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J Oncol Pract. 2012 Sep;8(5):e125-34. doi: 10.1200/JOP.2011.000511. Epub 2012 Jul 3.

Socioeconomic and physician supply determinants of racial disparities in colorectal cancer screening.

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  • 1Dartmouth College, Hanover, NH, USA.



Causes of racial disparities in colorectal cancer (CRC) screening may extend beyond individual-level characteristics. We examined how physician density, beyond socioeconomic factors, affected observed racial disadvantages in recent CRC screening for blacks and Hispanics.


We obtained socioeconomic and CRC screening information on adults age ≥ 50 years from the Behavioral Risk Factor Surveillance System (1997 to 2008) and information on the number of primary care physicians and gastroenterologists from the American Medical Association Masterfile (1997 to 2008). We used fixed-effect multivariate logistic regression to model the probability of receiving a fecal occult blood test within the past year or endoscopic screening within the past 5 years as a function of individual-level socioeconomic factors and state-level physician supply.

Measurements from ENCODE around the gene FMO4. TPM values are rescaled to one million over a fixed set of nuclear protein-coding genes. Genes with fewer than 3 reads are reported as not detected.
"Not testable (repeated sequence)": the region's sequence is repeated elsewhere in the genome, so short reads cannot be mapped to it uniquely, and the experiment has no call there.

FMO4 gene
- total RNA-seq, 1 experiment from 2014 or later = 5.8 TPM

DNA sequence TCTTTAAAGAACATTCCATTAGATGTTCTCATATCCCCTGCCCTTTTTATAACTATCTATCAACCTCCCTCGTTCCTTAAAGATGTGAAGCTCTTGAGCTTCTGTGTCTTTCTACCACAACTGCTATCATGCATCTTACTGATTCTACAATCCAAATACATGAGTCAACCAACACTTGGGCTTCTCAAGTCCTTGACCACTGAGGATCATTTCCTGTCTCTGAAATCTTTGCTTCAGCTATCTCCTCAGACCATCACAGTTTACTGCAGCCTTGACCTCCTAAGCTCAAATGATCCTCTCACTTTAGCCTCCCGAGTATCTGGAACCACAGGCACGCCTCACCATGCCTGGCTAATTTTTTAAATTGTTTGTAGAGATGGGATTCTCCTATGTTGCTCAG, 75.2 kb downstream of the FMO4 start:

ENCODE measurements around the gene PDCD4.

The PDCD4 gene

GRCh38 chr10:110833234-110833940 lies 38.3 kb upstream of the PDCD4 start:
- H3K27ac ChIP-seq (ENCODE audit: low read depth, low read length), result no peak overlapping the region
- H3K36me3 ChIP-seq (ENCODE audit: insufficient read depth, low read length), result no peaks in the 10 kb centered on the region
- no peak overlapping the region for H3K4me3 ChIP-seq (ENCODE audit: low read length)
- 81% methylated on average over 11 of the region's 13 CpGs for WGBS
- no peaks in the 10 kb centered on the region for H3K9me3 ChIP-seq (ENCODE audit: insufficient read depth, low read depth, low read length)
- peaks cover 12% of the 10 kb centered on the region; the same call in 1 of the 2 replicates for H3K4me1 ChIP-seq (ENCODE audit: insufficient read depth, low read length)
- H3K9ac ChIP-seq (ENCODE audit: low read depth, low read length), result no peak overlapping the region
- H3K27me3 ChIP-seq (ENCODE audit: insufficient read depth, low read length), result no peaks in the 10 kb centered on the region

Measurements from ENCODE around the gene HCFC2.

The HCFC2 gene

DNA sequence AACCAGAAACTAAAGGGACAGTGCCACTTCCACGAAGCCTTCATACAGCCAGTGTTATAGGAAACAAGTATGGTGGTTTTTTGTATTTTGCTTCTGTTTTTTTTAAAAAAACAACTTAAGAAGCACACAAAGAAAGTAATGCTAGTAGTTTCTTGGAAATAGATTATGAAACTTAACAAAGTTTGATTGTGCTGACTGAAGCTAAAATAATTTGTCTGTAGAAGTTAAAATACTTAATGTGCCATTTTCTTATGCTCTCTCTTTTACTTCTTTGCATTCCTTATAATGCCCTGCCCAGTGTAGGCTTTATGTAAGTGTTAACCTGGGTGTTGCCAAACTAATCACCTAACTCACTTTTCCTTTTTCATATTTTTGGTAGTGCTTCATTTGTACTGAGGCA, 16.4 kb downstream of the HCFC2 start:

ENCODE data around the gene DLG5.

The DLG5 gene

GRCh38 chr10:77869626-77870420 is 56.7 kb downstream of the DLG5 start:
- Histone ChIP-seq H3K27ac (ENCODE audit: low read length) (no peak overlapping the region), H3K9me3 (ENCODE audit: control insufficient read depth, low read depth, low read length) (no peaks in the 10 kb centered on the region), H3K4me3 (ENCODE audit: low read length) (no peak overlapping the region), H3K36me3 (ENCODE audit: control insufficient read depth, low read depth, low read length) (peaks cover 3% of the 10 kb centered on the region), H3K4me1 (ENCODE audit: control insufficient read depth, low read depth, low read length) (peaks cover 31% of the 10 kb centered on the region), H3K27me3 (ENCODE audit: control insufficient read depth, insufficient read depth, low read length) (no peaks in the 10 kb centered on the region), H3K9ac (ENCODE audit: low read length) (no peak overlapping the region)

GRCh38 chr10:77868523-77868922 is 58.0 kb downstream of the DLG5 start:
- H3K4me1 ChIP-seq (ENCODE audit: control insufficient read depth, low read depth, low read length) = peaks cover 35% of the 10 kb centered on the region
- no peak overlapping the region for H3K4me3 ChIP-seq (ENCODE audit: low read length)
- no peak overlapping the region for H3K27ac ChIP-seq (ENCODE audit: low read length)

In 2008, 60.6% of whites were current on CRC screening (95% CI, 60.6% to 61.0%) compared with 57.9% of blacks (95% CI, 56.7% to 59.2%) and 42.9% of Hispanics (95% CI, 41.0% to 44.8%). Inclusion of socioeconomic variables reversed black-white disparities (odds ratio [OR], 1.17; 95% CI, 1.15 to 1.19) but did not explain disadvantage for Hispanics (OR, 0.89; 95% CI, 0.87 to 0.92). Once interaction of race and physician supply was considered, likelihood of recent CRC screening became statistically indistinguishable for Hispanics and whites of similar socioeconomic status residing in states with high physician supplies.


Socioeconomic factors and physician supply are key predictors of CRC screening. Adjustment for socioeconomic determinants explained black-white disparities; further adjustment for physician supply explained Hispanic-white disparities. Physician distribution is a potentially remediable contributor to ethnic/racial disparities in CRC screening. Whether the United States is able to equitably meet future demand for screening may depend on access, physician supply, and organization of the health care system.

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